For example, the isolated grid support offers exceptional resilience to prevent breakage. If a glass bottle is dropped onto the grid structure it simply bounces, rather than breaks. This occurs even if the grid is positioned on concrete. Without offering analytical proof of a particular mechanism, it is suggested that this resilience property cooperates with the energy absorption of the closed cell foamed polymer, to transfer forces in such a way that the fragile egg shell remains intact, despite its impact at the tile surface. It will be apparent that such a response to an egg shell offers evidence of excellent protection to a falling child who might otherwise receive a severe concussion.
FIG. 3 illustrates a variation from the squared edge cushion configuration of FIGS. 1 and 2. In this instance, a deep champfered edge 40 is provided for use around the final perimeter of the flooring area. This deep champfer 40 provides a tapered edge which reduces likelihood that individuals may trip or stub a toe when crossing this perimeter.
It will be apparent to those skilled in the art that the foregoing description is intended to be an example of the preferred embodiment, applying the principles of the invention disclosed. Accordingly, the scope of the invention is not to be limited by the foregoing description, that is defined in the following claims.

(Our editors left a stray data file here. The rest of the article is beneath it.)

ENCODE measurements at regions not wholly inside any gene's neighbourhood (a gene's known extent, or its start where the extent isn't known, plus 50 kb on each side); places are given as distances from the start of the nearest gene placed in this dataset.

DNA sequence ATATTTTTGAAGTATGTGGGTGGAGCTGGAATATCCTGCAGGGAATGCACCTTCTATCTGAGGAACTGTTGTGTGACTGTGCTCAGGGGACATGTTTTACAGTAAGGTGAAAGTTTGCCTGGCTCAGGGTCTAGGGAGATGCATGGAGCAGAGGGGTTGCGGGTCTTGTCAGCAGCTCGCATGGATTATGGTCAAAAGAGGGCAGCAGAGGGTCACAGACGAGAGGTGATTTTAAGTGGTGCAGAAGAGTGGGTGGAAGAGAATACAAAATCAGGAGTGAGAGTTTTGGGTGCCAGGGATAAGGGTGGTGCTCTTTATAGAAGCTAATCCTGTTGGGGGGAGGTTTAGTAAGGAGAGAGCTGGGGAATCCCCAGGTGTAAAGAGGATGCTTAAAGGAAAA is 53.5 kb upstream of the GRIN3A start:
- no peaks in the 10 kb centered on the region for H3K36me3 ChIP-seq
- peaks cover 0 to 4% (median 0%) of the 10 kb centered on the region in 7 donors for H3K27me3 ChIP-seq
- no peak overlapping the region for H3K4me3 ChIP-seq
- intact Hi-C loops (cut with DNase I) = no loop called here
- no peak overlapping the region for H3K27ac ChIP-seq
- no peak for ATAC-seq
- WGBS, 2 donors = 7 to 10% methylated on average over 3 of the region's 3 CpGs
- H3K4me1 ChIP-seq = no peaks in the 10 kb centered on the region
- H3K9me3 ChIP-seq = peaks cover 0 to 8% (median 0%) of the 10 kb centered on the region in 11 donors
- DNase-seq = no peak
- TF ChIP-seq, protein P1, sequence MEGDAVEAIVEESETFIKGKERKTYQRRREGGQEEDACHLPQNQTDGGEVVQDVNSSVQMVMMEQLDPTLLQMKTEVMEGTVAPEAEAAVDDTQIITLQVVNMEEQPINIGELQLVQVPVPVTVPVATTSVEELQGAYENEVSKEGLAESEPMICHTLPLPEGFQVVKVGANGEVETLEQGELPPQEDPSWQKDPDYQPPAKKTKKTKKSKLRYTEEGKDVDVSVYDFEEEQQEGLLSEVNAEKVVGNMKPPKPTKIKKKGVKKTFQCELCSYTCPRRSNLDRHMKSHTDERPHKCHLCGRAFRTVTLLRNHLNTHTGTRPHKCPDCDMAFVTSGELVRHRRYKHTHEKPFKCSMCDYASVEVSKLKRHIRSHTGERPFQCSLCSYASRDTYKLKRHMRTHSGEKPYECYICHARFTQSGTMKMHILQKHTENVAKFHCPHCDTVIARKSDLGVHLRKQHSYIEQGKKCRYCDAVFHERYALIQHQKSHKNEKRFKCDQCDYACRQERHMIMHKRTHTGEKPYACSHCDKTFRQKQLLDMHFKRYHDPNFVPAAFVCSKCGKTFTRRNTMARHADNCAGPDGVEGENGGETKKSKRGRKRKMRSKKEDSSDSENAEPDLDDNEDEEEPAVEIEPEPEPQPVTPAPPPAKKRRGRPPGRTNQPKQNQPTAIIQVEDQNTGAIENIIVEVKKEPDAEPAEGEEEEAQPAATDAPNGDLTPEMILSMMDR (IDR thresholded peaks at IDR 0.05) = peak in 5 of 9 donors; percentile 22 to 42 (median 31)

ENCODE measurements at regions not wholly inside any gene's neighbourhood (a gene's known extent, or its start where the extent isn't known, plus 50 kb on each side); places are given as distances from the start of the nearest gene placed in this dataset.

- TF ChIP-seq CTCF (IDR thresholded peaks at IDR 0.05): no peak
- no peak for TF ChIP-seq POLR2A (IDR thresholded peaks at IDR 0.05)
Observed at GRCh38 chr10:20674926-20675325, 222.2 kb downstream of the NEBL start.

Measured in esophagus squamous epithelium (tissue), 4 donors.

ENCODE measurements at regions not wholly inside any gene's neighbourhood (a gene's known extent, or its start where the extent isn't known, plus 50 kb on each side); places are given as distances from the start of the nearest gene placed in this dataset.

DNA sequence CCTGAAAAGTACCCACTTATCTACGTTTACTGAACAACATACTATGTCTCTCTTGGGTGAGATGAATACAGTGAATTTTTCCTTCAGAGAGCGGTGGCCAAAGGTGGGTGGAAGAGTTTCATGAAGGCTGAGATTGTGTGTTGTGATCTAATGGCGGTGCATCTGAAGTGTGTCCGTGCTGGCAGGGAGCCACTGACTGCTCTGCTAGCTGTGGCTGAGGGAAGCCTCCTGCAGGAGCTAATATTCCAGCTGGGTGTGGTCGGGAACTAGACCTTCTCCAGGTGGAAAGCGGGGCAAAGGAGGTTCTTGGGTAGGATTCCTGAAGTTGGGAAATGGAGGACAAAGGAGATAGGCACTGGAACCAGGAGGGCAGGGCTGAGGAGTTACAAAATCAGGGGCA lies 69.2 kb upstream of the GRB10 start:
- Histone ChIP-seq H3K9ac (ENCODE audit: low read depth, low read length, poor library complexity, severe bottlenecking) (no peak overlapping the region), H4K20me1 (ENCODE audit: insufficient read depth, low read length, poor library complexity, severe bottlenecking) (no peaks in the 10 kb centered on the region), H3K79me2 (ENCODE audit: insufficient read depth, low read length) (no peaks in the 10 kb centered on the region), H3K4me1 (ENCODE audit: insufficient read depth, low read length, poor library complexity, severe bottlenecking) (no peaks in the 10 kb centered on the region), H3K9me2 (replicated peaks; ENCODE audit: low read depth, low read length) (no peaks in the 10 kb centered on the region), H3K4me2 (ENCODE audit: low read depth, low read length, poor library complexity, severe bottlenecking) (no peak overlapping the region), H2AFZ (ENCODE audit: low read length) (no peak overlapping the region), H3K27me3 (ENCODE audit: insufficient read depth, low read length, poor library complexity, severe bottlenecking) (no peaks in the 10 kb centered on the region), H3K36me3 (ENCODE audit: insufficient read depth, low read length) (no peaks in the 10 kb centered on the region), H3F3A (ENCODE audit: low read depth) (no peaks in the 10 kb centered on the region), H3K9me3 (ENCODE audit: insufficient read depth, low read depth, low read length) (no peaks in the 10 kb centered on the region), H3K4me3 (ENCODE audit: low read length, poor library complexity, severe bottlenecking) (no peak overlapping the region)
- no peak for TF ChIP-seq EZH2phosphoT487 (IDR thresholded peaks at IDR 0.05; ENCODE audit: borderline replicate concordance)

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|U.S. Classification||52/177, 52/667, 428/314.4, 4/581, 472/92|
|International Classification||E01C13/04, E04F15/10|
|Cooperative Classification||E04F15/10, Y10T428/249976, E01C13/045|
|European Classification||E01C13/04B, E04F15/10|
|Mar 14, 1988||AS||Assignment|
Owner name: DURAGRID, INC.,UTAH
Free format text: ASSIGNMENT OF ASSIGNORS INTEREST;ASSIGNOR:KOTLER, DANIEL;REEL/FRAME:004848/0676
Effective date: 19880226
|Dec 11, 1992||FPAY||Fee payment|
Year of fee payment: 4
|Mar 28, 1995||AS||Assignment|
Owner name: SPORT COURT, INC.
Free format text: ASSIGNMENT OF ASSIGNORS INTEREST;ASSIGNOR:DURAGRID, INC.;REEL/FRAME:007401/0683
Effective date: 19950321
|Feb 24, 1997||FPAY||Fee payment|
Year of fee payment: 8
|Apr 6, 1999||AS||Assignment|
Owner name: HELLER FINANCIAL, INC., AS AGENT, ILLINOIS
Free format text: SECURITY INTEREST;ASSIGNOR:SPORT COURT, INC.;REEL/FRAME:009857/0940
Effective date: 19960918
|Feb 2, 2001||FPAY||Fee payment|
Year of fee payment: 12
|Jul 31, 2002||AS||Assignment|
|Sep 22, 2004||AS||Assignment|
|Sep 23, 2004||AS||Assignment|
|Jan 21, 2005||AS||Assignment|
|Feb 14, 2005||AS||Assignment|
|Feb 28, 2005||AS||Assignment|
|Mar 4, 2005||AS||Assignment|
|Apr 4, 2005||AS||Assignment|
|Aug 10, 2012||AS||Assignment|
Owner name: CONNOR SPORT COURT INTERNATIONAL, LLC (F/K/A CONNO
Free format text: RELEASE BY SECURED PARTY;ASSIGNOR:GE BUSINESS FINANCIAL SERVICES INC. (F/K/A MERRILL LYNCH CAPITAL,A DIVISION OF MERRILL LYNCH BUSINESS FINANCIAL SERVICES INC.), AS ADMINISTRATIVE AGENT;REEL/FRAME:028764/0208
Effective date: 20120731